Don’t get me wrong…I am not saying we should never forgive. I am simply saying that we should not forgive indiscriminately—or prematurely—or because others say we should or that forgiveness will somehow heal our hurts, because none of that is true. I think forgiveness has its place, but it is not a healing tool. In fact, if you expect to get something out of forgiving someone who has hurt you, you really are viewing it all wrong. Forgiveness, to be genuine, has to be a selfless act, selflessly given, with no conditions or expectations attached.

There are a number of people in my life who need forgiveness—but I’m not handing it out. I am also not bitter or “withholding” or any of the other epithets others cast at those who refuse (or are unable) to forgive. I am rational, I am intelligent, and I am good at critical thinking. Refusal to forgive is directly related to those people refusing to acknowledge their sins, apologize, and trying to make amends of some kind. It is Biblical, as it were, in that before I will forgive another’s trespass, that other has to own up to his trangressions and be truly remorseful for them. Absent that, there is no forgiveness.

No—it is not harsh—it is eminently pragmatic and protective. Normal people, when they learn they have hurt you, actually feel bad about it. Their internal processes generate a feeling of guilt which they expiate with an apology. It is the people who refuse to acknowledge they have done wrong, who rationalize or justify or blame their victims, who feel no remorse, no guilt, who should not be forgiven. They do not understand selfless acts given selflessly. They see life through their own set of warped filters and perceive forgiveness as consent on the part of their victim, an assent to continue the assaults that generated the need for forgiveness in the first place.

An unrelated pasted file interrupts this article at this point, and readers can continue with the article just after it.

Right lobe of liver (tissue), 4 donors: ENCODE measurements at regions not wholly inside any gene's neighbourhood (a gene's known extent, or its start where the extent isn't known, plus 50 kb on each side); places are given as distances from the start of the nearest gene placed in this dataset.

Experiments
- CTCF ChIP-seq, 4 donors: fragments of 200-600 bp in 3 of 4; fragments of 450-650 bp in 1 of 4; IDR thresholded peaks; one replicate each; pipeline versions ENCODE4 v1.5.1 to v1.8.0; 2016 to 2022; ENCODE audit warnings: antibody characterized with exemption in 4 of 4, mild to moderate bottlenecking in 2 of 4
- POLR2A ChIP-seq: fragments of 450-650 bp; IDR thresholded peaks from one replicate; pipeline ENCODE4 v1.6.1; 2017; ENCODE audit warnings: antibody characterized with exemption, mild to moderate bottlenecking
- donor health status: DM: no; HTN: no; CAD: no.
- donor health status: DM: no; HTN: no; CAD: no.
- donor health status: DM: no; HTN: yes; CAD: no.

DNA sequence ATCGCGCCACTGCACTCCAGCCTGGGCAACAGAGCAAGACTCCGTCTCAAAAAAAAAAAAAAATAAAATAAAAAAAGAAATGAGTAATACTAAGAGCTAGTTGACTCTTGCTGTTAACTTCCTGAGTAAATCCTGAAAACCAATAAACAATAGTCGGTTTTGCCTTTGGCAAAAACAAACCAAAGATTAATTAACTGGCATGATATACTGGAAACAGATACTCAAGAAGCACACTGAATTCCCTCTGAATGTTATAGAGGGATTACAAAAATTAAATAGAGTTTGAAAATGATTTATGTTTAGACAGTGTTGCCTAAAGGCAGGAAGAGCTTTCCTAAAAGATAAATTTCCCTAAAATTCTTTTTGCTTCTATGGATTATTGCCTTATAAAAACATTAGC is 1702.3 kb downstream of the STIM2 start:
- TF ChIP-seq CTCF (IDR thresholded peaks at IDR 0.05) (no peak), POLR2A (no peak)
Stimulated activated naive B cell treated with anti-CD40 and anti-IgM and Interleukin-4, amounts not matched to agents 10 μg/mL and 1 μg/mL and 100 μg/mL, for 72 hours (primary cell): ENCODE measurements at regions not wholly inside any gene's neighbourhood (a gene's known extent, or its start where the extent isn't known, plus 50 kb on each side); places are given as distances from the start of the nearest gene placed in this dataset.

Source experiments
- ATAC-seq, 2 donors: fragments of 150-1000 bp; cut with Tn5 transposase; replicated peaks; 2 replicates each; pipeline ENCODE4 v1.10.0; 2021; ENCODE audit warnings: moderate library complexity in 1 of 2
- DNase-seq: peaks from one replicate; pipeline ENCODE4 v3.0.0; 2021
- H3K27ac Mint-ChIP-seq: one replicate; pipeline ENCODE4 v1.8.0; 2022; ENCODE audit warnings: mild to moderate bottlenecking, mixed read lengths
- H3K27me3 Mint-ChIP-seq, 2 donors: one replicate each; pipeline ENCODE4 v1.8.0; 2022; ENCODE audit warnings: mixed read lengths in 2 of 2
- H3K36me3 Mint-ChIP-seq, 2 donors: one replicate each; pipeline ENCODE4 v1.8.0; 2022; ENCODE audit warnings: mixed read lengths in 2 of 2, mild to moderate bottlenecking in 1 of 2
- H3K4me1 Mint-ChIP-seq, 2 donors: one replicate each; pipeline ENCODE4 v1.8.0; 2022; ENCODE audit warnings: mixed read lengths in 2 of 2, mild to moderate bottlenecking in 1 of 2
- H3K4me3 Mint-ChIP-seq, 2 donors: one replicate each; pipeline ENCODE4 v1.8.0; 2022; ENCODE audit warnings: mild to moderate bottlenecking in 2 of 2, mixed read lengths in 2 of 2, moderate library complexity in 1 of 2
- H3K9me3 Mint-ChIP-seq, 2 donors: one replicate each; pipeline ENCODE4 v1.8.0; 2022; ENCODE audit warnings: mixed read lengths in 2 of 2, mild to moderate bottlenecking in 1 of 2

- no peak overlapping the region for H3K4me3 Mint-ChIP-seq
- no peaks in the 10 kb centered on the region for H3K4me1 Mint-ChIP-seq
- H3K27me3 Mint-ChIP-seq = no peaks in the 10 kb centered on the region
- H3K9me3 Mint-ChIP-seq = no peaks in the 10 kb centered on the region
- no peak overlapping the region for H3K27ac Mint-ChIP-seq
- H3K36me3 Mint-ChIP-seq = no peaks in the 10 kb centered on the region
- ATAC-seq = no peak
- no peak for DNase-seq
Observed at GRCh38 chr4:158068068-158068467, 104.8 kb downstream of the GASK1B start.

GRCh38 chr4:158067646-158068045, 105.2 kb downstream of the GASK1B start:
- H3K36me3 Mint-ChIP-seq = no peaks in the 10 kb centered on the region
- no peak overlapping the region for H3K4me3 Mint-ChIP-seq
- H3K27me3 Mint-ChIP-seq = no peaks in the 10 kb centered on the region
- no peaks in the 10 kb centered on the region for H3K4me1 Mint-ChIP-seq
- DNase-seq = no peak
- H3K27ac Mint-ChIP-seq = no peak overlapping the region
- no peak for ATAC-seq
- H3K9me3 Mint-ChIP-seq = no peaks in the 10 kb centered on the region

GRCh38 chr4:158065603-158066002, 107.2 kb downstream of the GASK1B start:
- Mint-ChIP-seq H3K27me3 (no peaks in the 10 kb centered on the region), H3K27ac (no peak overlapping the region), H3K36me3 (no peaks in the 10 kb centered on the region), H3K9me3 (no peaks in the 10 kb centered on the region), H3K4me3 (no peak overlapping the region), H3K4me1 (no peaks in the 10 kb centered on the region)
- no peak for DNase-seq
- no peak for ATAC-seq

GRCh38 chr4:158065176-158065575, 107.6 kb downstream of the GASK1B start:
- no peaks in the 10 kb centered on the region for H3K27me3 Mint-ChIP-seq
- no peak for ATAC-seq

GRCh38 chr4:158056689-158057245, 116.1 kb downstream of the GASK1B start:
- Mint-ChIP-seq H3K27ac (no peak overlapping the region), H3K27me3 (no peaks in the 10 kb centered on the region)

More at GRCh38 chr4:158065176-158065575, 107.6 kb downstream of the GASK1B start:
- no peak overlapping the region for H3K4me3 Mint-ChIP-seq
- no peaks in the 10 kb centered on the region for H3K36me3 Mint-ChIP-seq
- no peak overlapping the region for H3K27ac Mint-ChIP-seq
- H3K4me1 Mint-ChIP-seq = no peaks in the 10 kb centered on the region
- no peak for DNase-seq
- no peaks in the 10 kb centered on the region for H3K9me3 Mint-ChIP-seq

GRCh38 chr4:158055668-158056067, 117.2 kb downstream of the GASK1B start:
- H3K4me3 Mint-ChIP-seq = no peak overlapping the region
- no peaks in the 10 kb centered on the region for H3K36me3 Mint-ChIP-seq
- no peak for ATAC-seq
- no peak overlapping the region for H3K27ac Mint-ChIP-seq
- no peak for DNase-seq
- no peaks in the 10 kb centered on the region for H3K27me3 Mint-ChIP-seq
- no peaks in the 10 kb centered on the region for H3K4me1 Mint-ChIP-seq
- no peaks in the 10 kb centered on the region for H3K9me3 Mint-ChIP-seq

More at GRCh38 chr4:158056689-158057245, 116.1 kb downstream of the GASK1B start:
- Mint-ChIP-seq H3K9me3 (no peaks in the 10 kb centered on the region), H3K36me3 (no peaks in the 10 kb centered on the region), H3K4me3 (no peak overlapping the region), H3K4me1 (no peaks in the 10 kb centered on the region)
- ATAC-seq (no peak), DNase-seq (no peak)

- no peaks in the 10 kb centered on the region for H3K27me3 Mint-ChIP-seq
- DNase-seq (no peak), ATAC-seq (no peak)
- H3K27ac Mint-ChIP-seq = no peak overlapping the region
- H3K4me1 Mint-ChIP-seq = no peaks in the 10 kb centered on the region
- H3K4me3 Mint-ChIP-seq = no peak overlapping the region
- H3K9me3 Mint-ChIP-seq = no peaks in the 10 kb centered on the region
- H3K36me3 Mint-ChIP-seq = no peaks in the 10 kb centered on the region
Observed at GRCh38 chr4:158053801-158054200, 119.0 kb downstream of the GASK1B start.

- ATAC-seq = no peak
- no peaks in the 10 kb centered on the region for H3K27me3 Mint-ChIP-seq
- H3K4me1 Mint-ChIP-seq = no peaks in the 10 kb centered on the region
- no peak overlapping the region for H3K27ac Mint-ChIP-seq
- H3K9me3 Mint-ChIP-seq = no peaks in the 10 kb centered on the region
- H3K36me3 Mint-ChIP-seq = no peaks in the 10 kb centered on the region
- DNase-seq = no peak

For some transgressors, the knowledge you are forgiving them can be enraging. How dare you take it upon yourself to imply they are wrong in anything they do? Because, after all, you only give forgiveness to those who have done something wrong. Others use forgiveness sanctimoniously—just see how big, how magnanimous, how humble (and wonderful) they are to forgive you for your sins against them. They may even tell you, in supercilious tones, that they forgive you, that they know you don’t hurt them on purpose, that you are living your life as you choose and they forgive you for the pain those choices have inflicted on them. That isn’t real forgiveness, for all that they might believe it is. It leaves them feeling pure and good and self-righteously superior. It isn’t real forgiveness, it is a game they play with your feelings and your self-esteem, your mind and your soul. It makes them your judge, with a perceived right to forgive or punish what they perceive as your sins—it allows them to think they have a right to control your life and that your behaviours (and even beliefs and values) must align with their own. It takes away your power—in their minds—and give it to them.

So, is forgiveness a bad thing? No. Not if it is appropriately and judiciously dispensed. Given too freely, it has no value. Withheld parsimoniously, it loses its purity, it become a cudgel with which to beat those who would have forgiveness into submission.

If you ascribe to the Christian model, forgiveness cannot be dispensed until and unless the transgressor acknowledges and repents his sins because that’s how the Christian god does it and no mere mortal can be smarter, better or more righteous than God. If you ascribe to something a bit more terrestrial, logic dictates that forgiveness still cannot be dispensed until and unless the transgressor acknowledges and repents his sins, otherwise all the forgiveness represents is permission to continue committing the acts that required forgiveness in the first place.

Forgiveness absent repentance is nothing more than permission to carry on as before.

4 comments:

  1. I agree with you that it is wrong to push people who have been victimized to forgive those who have harmed them. I do think though that when one has suffered a serious harm it is definitely necessary to work past that harm in order to move beyond it. That working past it may involve or include forgiveness, but I don't think that forgiving is in and of itself necessary.

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  2. Loved this artcle I am sick n tired of hearing forgive - no ta you purposely hurt me or mine j you will be shipped out n ignored. Accept n move on

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  3. I am late to this, but got so much out of this post. Thank you for writing it, I agree completely.